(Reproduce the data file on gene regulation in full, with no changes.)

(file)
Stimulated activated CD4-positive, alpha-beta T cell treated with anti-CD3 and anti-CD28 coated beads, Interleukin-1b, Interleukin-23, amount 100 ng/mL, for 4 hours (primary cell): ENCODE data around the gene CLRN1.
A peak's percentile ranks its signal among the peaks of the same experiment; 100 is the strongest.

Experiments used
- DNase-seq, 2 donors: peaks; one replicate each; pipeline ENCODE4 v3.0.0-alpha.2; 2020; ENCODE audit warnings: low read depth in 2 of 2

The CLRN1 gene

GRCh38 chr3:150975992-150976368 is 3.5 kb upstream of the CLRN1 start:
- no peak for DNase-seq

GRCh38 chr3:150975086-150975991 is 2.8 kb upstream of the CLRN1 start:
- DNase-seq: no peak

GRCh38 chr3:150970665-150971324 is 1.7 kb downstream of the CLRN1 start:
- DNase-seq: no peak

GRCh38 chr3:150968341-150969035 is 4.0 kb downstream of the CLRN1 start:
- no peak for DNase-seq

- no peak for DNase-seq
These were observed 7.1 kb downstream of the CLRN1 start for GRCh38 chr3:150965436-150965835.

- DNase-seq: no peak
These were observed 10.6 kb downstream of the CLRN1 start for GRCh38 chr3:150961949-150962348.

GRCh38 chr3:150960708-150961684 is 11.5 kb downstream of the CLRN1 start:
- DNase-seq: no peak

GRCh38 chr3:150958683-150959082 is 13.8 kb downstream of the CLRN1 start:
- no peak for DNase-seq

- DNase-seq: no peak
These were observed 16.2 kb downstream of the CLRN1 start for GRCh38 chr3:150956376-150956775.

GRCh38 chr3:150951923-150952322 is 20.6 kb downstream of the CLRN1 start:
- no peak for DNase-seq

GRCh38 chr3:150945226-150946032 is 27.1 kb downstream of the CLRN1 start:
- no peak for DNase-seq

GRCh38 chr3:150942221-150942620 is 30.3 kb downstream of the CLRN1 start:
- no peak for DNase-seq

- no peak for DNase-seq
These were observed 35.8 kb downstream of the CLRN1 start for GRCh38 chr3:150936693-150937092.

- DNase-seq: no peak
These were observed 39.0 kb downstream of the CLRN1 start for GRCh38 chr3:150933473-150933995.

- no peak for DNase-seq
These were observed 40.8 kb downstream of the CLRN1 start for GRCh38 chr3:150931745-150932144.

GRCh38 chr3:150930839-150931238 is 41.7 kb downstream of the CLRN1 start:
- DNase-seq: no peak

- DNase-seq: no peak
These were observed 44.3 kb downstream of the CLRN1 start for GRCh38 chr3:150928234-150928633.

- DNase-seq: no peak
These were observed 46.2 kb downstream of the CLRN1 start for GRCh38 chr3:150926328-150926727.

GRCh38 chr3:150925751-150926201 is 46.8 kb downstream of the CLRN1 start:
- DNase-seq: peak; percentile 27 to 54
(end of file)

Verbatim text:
Stimulated activated CD4-positive, alpha-beta T cell treated with anti-CD3 and anti-CD28 coated beads, Interleukin-1b, Interleukin-23, amount 100 ng/mL, for 4 hours (primary cell): ENCODE data around the gene CLRN1.
A peak's percentile ranks its signal among the peaks of the same experiment; 100 is the strongest.

Experiments used
- DNase-seq, 2 donors: peaks; one replicate each; pipeline ENCODE4 v3.0.0-alpha.2; 2020; ENCODE audit warnings: low read depth in 2 of 2

The CLRN1 gene

GRCh38 chr3:150975992-150976368 is 3.5 kb upstream of the CLRN1 start:
- no peak for DNase-seq

GRCh38 chr3:150975086-150975991 is 2.8 kb upstream of the CLRN1 start:
- DNase-seq: no peak

GRCh38 chr3:150970665-150971324 is 1.7 kb downstream of the CLRN1 start:
- DNase-seq: no peak

GRCh38 chr3:150968341-150969035 is 4.0 kb downstream of the CLRN1 start:
- no peak for DNase-seq

- no peak for DNase-seq
These were observed 7.1 kb downstream of the CLRN1 start for GRCh38 chr3:150965436-150965835.

- DNase-seq: no peak
These were observed 10.6 kb downstream of the CLRN1 start for GRCh38 chr3:150961949-150962348.

GRCh38 chr3:150960708-150961684 is 11.5 kb downstream of the CLRN1 start:
- DNase-seq: no peak

GRCh38 chr3:150958683-150959082 is 13.8 kb downstream of the CLRN1 start:
- no peak for DNase-seq

- DNase-seq: no peak
These were observed 16.2 kb downstream of the CLRN1 start for GRCh38 chr3:150956376-150956775.

GRCh38 chr3:150951923-150952322 is 20.6 kb downstream of the CLRN1 start:
- no peak for DNase-seq

GRCh38 chr3:150945226-150946032 is 27.1 kb downstream of the CLRN1 start:
- no peak for DNase-seq

GRCh38 chr3:150942221-150942620 is 30.3 kb downstream of the CLRN1 start:
- no peak for DNase-seq

- no peak for DNase-seq
These were observed 35.8 kb downstream of the CLRN1 start for GRCh38 chr3:150936693-150937092.

- DNase-seq: no peak
These were observed 39.0 kb downstream of the CLRN1 start for GRCh38 chr3:150933473-150933995.

- no peak for DNase-seq
These were observed 40.8 kb downstream of the CLRN1 start for GRCh38 chr3:150931745-150932144.

GRCh38 chr3:150930839-150931238 is 41.7 kb downstream of the CLRN1 start:
- DNase-seq: no peak

- DNase-seq: no peak
These were observed 44.3 kb downstream of the CLRN1 start for GRCh38 chr3:150928234-150928633.

- DNase-seq: no peak
These were observed 46.2 kb downstream of the CLRN1 start for GRCh38 chr3:150926328-150926727.

GRCh38 chr3:150925751-150926201 is 46.8 kb downstream of the CLRN1 start:
- DNase-seq: peak; percentile 27 to 54